There’s no question that the hospitality industry is an extremely demanding one. Since the Industrial Revolution, hotels have been coming up with new and innovative ways to not only get more guests in the door, but also attract and retaining talented employees. This latter task can be quite difficult, due to the demanding nature of the hospitality industry and shifts in employee expectations – but it’s not impossible.
Currently, average employee turnover at U.S. hotels is 31 percent, and the average hotel spends 33 percent of its revenue on labor costs alone. Much of this high turnover can be attributed to the “contagion effect” of negative coworker attitudes, which can adversely affect even the sunniest of employees over time. It’s also important to note that many former hotel employees cite a lack of empathy on the part of managers as a major reason why the leave.
So, what course does management have now? How can the situation be rectified? Below are three instructive examples of different hotels that were able to turn things around:
1. Kimpton Hotels and Restaurants
Kimpton invests in its employees by providing benefits that are uncharacteristic of the industry, in addition to ongoing training and support.
Kimpton Hotels also encourages employee diversity and allows workers more autonomy while also remaining supportive. Believing that “How we treat our employees is ultimately how they will treat our guests,” Kimpton Hotels also made the decision to add domestic partner benefits to the company’s medical plan and even extends these benefits to restaurant employees, in stark contrast with the industry norms.
Kimpton also offers ten paid vacation days annually to all employees and a one-month paid sabbatical leave for general managers, executive chefs, and regional employees who have been with the company for seven years.
Even better, training is an ongoing venture at Kimpton, where senior staff provide guidance to junior employees. Through this continuous mentorship program, employees are apprised of their strengths and made aware of their weaknesses — which they can then work on improving.
Through its efforts, Kimpton has attracted and retained a highly loyal staff of more than 1,300 in the Bay Area and 7,000 across the United States. By valuing its employees’ contributions and time, the San Francisco-based hotel chain has perfectly illustrated the positive effects of employee empowerment.
2. Westin Kierland Resort & Spa
Managing Director Bruce Lange employs best hiring practices as he strives for establishment’s top priority: sustainable practices in tourism. Lange seeks candidates who have an understanding of sustainable practices and their industry-wide positive impacts. His ultimate goal is to reduce operational consumption of packaging, energy, and water, and he gears his recruitment practices toward this end.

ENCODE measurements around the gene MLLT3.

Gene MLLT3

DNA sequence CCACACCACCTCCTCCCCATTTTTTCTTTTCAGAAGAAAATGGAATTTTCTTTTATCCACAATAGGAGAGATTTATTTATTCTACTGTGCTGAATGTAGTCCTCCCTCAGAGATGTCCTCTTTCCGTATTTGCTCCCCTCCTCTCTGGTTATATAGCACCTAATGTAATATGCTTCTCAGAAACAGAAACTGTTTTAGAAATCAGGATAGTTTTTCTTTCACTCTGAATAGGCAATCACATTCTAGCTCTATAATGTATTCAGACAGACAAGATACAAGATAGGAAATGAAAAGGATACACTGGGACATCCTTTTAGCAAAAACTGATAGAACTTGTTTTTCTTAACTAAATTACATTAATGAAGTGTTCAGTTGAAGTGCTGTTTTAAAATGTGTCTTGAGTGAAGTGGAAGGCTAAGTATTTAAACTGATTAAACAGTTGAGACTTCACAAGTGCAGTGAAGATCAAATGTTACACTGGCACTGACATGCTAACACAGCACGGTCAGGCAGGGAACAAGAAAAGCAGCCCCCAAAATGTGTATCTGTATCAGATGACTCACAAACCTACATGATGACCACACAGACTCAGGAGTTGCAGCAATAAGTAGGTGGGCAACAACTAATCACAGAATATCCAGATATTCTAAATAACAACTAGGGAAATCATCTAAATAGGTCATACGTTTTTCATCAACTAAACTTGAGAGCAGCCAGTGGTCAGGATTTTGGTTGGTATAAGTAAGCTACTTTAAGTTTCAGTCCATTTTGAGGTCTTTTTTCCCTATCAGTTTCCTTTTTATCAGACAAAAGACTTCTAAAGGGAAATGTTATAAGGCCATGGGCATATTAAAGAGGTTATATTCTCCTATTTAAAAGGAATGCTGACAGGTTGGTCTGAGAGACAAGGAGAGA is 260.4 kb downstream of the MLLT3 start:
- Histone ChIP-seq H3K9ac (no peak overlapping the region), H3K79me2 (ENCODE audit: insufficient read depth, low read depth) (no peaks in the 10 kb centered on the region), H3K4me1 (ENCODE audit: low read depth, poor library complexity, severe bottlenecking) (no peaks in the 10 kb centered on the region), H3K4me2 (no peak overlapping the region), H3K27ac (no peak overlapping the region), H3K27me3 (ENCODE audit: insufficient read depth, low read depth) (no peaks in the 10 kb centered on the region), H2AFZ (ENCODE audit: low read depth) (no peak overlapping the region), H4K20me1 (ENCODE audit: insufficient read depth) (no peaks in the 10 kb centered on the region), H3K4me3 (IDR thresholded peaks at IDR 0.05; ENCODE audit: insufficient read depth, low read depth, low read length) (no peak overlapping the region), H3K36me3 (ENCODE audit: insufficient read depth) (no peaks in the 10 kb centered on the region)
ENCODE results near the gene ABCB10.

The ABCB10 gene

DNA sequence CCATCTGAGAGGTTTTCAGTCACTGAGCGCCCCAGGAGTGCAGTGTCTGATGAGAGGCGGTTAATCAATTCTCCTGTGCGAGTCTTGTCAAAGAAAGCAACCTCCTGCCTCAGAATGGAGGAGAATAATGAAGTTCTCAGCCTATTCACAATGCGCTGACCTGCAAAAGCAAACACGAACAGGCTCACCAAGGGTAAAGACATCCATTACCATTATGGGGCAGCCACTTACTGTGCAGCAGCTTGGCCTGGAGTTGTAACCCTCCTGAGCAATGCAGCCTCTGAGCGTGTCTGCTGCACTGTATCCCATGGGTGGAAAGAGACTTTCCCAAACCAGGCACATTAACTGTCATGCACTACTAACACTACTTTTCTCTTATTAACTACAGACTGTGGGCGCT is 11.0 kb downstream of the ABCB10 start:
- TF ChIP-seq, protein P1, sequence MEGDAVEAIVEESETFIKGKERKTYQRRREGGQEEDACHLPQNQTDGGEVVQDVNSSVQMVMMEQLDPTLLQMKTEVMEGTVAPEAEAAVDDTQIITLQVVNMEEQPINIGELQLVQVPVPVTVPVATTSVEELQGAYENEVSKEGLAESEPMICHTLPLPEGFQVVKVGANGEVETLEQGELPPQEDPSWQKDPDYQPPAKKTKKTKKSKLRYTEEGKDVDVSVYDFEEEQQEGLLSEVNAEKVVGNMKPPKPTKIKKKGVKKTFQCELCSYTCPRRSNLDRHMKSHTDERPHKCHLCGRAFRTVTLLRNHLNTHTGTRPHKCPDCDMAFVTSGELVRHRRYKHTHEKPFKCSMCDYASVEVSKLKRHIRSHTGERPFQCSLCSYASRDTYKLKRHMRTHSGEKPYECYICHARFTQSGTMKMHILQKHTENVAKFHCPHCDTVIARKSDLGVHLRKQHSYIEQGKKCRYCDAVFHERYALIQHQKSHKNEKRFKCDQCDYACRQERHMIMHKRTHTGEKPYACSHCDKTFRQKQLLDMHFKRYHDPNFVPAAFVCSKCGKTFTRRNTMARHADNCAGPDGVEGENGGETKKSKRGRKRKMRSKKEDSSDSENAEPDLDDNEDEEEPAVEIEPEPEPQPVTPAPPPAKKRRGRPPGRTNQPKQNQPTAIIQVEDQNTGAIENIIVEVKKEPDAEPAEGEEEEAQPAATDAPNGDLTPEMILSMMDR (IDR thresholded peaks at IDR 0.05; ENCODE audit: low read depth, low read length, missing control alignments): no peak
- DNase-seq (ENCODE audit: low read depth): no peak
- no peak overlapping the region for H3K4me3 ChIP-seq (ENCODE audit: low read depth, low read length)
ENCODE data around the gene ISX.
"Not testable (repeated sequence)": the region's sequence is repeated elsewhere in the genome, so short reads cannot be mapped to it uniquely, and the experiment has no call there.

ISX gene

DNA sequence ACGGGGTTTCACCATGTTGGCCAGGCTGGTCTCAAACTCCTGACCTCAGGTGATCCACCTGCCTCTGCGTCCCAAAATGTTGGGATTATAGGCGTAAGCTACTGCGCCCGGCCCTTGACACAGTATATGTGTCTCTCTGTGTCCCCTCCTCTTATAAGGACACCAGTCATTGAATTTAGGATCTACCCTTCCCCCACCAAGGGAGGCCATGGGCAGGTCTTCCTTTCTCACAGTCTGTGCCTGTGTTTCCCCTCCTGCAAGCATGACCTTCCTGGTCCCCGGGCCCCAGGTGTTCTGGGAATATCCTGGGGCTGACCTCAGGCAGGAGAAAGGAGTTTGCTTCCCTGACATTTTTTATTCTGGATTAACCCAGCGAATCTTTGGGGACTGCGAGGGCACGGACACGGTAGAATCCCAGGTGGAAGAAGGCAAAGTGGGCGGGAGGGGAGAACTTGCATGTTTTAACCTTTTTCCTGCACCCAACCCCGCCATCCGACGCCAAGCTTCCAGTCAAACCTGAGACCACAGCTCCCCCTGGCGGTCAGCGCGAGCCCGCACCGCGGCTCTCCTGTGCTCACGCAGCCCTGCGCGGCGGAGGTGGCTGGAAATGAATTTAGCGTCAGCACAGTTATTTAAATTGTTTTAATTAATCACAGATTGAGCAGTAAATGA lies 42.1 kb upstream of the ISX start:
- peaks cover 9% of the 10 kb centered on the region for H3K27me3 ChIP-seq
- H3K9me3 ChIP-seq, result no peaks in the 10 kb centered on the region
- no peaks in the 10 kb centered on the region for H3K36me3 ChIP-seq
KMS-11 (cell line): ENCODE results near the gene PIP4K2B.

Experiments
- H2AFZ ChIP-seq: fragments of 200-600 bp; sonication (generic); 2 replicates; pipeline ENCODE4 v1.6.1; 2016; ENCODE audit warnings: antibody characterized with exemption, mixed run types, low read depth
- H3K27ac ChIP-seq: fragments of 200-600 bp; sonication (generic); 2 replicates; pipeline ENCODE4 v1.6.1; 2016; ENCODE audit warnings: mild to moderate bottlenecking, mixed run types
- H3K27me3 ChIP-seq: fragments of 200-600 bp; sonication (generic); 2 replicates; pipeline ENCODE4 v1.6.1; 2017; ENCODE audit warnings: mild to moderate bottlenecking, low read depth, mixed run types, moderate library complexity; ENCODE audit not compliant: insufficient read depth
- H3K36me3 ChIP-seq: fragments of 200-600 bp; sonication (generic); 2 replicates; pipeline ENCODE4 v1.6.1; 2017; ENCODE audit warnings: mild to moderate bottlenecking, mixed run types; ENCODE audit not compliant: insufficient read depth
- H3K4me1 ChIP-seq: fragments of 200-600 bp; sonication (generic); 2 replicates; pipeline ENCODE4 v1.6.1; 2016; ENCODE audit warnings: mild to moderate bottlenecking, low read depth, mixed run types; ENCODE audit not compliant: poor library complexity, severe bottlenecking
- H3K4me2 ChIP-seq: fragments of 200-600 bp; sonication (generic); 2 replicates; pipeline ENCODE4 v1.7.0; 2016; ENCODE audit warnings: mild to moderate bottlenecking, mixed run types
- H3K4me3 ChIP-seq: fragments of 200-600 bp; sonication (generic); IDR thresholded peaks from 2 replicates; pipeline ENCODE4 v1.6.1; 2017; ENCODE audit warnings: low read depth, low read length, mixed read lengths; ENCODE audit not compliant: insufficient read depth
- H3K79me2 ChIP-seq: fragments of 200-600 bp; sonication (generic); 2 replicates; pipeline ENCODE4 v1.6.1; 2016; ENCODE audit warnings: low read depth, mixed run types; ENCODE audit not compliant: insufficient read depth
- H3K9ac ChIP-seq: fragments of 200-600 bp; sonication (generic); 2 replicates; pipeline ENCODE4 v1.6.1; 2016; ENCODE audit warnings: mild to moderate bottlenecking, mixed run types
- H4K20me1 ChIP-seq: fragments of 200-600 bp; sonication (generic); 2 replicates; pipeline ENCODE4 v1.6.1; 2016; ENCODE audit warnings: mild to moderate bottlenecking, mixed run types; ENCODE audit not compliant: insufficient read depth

It seems that Lange’s efforts are paying off. Farhad Keshawarz, laundry manager for Westin Kierland, was recently crowned “Outstanding Manager of the Year” by the American Hotel and Lodging Association. Furthermore, Keshawarz consistently receives some of the highest employee satisfaction scores in the industry from his team, and he enjoys low turnover rates in his department.
By focusing its recruiting efforts on attracting and retaining like-minded employees, Westin Kierland has shown that careful, deliberate recruiting efforts can have long-term positive impacts.
2. Hyatt Hotels & Resorts
The largest of the three companies on this list, Hyatt prides itself on creating a warm and giving company culture. However, previous recruitment issues hampered company recruiters’ abilities to select the best candidates for roles efficiently and accurately.
To improve the recruiting process, Hyatt began using customized assessments that would match qualified candidates to open positions. In a follow-up study of the new system, Hyatt found that 80 percent of those candidates who received “avoid” scores were rated poorly by their supervisors — meaning the system was doing a good job of separating the wheat from the chaff!
Given Hyatt’s massive size and multiple brands, utilizing an online application form in conjunction with position-matching software is the best way for the company to locate the best candidates. Those who make it through the initial assessment can later be screened during the interview round to determine whether or not they would make good cultural fits.
These recruitment efforts are definitely working: 90 percent of employees at Hyatt say that their work is more than “just a job.”
Though these establishments vary in size and revenue, they all have one thing in common: they focus on creating nurturing and supportive work cultures. Once such a culture is established, recruiting practices can be realigned toward that culture, which will then translate into better hires, lower turnover rates, and higher levels of customer satisfaction.
As long as brands in the hospitality industry are willing to meet the workforce’s demands for flexibility and autonomy, they will continue to enjoy the benefits of employee loyalty.